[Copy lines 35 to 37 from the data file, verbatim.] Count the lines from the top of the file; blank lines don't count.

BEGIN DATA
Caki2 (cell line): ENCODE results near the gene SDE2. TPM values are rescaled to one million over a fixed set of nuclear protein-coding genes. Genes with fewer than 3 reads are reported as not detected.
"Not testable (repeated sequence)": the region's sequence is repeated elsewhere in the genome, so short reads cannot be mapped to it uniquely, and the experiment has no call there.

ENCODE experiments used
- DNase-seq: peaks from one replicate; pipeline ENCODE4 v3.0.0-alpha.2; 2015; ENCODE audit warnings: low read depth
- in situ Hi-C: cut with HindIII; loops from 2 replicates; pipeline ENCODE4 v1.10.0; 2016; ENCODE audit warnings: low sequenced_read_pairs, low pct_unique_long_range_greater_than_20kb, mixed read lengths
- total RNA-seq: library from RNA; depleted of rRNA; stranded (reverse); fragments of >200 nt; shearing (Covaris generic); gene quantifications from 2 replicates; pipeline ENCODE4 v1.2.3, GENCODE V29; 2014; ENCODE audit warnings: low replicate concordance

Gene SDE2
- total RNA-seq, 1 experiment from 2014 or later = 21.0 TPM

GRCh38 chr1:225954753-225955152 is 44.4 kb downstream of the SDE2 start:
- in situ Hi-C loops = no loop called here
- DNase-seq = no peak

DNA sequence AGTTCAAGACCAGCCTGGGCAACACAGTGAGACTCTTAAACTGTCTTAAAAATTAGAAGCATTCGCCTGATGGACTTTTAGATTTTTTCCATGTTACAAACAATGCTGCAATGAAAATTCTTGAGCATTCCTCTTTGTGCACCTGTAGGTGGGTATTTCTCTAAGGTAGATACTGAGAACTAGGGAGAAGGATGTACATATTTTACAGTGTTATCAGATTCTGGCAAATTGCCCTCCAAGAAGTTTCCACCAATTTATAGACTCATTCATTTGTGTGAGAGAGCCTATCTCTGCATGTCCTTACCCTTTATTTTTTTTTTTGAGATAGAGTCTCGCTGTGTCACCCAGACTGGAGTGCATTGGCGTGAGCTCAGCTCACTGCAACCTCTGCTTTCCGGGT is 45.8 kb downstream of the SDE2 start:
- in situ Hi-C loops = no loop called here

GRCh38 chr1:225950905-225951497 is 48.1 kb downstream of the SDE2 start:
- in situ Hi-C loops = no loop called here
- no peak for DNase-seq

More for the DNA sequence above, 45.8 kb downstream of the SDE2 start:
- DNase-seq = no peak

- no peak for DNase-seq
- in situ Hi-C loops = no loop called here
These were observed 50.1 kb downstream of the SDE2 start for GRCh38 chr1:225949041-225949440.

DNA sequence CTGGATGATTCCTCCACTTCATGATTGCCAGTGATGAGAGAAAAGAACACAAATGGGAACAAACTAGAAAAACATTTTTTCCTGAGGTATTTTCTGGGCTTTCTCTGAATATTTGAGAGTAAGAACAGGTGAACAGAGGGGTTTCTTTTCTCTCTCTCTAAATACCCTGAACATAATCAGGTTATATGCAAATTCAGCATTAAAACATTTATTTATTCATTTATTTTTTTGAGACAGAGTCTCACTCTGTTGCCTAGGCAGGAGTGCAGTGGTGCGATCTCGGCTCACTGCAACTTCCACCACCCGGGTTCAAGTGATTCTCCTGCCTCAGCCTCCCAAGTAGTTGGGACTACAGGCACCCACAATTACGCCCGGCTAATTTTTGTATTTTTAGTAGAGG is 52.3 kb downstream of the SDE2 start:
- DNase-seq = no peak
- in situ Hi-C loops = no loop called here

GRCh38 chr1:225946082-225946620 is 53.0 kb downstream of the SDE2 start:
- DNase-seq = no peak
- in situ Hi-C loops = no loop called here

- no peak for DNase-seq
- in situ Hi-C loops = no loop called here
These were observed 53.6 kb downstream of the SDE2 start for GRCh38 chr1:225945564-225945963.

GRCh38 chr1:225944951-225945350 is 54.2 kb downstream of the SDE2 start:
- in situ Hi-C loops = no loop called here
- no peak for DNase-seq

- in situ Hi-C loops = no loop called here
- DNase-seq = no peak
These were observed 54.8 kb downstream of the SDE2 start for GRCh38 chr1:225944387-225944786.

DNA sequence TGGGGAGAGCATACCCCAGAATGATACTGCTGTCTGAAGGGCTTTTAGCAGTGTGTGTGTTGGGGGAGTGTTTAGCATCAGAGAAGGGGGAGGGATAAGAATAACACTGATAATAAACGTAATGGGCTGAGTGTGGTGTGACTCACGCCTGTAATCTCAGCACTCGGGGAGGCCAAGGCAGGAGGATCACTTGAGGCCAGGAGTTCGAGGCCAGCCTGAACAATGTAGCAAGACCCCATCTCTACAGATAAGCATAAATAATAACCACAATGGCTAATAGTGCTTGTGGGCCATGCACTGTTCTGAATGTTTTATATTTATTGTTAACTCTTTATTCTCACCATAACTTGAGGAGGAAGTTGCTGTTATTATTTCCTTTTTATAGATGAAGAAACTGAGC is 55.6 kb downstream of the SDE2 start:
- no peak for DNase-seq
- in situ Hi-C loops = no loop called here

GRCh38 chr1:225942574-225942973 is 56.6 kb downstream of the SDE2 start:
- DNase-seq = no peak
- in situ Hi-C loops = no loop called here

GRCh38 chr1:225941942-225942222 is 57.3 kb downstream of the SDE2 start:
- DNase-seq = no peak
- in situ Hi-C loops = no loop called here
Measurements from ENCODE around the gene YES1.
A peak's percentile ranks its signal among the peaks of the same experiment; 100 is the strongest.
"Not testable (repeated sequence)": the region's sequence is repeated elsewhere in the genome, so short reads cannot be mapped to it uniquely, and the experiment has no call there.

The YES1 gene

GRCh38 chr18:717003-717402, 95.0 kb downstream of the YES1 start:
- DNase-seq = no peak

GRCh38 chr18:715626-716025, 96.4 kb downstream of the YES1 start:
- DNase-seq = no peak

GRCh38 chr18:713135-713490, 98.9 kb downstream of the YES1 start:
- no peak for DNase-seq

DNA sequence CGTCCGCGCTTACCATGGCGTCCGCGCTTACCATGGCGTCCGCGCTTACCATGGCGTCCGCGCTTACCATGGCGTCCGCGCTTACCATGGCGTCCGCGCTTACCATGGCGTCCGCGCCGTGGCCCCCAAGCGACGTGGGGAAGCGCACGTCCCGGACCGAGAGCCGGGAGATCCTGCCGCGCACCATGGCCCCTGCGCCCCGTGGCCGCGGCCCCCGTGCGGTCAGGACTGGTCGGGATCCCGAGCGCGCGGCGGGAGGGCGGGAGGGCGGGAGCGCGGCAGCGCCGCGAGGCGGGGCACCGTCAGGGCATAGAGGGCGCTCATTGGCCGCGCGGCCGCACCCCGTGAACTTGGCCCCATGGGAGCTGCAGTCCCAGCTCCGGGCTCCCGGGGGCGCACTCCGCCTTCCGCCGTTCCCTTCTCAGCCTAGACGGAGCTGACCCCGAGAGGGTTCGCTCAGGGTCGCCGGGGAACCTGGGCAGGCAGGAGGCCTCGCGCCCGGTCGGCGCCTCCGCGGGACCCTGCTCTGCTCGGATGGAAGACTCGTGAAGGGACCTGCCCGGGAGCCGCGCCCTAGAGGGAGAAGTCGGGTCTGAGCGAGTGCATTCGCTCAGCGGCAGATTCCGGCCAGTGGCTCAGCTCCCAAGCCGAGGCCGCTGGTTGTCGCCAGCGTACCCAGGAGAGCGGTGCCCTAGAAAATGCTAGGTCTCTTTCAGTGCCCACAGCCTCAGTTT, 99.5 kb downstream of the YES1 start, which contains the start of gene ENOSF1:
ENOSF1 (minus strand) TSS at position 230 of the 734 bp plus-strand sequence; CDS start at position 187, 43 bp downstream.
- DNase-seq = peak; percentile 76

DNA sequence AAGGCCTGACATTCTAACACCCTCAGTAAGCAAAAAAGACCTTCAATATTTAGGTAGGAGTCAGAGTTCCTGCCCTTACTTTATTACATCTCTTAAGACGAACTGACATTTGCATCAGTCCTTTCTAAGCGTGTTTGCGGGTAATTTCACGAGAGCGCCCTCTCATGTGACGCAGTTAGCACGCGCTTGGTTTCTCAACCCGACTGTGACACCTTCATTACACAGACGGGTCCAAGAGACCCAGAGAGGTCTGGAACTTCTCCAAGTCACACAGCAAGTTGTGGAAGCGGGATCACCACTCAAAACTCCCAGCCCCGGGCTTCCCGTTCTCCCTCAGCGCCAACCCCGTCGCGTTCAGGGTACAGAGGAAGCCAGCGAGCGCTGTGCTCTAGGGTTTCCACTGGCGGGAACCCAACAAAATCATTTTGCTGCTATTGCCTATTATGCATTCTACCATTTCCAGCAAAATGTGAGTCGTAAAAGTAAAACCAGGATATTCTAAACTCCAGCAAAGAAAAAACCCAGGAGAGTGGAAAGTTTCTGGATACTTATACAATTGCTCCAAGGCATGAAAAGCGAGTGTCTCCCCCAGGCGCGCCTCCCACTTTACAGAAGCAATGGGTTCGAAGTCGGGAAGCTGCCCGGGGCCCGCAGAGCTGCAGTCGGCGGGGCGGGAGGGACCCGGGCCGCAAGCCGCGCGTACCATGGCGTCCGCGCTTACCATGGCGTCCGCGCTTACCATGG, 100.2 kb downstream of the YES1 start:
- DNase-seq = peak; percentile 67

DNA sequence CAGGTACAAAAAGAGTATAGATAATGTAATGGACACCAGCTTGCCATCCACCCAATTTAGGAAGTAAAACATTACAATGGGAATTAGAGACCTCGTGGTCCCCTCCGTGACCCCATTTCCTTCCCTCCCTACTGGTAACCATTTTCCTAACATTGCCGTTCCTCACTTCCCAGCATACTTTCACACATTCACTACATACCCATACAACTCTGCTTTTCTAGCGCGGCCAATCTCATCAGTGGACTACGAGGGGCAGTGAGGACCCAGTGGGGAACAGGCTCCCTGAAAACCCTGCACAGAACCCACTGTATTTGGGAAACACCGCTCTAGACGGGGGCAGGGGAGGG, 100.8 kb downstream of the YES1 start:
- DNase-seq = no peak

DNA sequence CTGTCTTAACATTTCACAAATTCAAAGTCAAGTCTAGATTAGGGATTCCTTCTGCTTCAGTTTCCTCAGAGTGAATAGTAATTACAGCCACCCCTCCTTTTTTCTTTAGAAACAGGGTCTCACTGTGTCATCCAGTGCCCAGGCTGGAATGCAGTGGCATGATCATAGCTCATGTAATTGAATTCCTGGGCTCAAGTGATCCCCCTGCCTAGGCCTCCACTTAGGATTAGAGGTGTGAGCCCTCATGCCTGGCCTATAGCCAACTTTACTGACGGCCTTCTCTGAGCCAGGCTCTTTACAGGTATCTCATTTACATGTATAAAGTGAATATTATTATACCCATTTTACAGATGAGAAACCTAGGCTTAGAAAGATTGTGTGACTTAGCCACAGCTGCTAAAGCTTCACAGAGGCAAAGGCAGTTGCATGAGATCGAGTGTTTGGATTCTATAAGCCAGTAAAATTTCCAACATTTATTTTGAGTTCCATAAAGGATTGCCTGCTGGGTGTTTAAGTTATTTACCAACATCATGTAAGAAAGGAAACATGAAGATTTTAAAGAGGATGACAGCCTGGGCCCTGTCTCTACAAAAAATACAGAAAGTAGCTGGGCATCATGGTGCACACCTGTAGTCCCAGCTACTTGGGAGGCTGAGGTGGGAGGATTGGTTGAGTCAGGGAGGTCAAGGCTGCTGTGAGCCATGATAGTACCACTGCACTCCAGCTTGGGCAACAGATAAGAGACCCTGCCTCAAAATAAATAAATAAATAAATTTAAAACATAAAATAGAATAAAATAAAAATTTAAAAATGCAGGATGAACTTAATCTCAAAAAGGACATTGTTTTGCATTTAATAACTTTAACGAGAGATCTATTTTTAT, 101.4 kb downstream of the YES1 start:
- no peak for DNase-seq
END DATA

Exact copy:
- DNase-seq = no peak
These were observed 54.8 kb downstream of the SDE2 start for GRCh38 chr1:225944387-225944786.

DNA sequence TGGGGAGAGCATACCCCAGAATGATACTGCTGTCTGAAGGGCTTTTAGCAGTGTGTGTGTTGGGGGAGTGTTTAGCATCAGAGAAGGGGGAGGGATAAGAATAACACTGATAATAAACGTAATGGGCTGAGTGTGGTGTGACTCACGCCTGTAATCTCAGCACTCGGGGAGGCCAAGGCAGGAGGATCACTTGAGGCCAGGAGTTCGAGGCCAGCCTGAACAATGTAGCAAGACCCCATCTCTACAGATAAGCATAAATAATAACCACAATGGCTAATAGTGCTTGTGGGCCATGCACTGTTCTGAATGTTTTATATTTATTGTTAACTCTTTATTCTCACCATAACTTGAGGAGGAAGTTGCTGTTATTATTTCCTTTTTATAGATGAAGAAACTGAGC is 55.6 kb downstream of the SDE2 start: